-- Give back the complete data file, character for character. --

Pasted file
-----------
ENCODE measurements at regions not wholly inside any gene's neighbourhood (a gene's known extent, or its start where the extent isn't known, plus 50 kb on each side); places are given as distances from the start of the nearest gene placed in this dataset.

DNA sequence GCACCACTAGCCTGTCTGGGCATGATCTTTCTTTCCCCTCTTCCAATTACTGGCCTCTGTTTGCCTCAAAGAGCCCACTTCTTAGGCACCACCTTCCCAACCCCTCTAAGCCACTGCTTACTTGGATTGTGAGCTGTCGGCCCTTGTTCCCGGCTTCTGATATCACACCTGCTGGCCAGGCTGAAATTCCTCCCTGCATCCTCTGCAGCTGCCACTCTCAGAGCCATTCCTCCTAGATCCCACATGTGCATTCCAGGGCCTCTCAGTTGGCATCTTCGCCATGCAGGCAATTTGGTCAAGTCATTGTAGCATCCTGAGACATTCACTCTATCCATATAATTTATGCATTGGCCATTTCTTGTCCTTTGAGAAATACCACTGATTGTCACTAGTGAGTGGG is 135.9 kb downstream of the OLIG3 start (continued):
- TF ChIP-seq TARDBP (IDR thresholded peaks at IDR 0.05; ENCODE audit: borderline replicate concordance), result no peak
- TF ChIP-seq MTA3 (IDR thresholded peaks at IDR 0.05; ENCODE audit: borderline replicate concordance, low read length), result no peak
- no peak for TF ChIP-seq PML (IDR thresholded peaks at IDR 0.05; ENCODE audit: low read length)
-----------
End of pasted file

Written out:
ENCODE measurements at regions not wholly inside any gene's neighbourhood (a gene's known extent, or its start where the extent isn't known, plus 50 kb on each side); places are given as distances from the start of the nearest gene placed in this dataset.

DNA sequence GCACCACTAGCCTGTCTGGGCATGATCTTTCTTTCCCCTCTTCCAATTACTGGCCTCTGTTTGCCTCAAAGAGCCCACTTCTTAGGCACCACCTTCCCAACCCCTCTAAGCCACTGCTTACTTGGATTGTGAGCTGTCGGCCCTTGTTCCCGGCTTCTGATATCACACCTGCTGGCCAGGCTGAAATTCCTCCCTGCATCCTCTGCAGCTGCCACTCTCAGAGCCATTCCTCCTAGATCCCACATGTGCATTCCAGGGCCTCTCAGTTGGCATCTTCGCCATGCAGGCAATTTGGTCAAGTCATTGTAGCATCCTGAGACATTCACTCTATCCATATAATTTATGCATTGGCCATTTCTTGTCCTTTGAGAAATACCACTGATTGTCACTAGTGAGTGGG is 135.9 kb downstream of the OLIG3 start (continued):
- TF ChIP-seq TARDBP (IDR thresholded peaks at IDR 0.05; ENCODE audit: borderline replicate concordance), result no peak
- TF ChIP-seq MTA3 (IDR thresholded peaks at IDR 0.05; ENCODE audit: borderline replicate concordance, low read length), result no peak
- no peak for TF ChIP-seq PML (IDR thresholded peaks at IDR 0.05; ENCODE audit: low read length)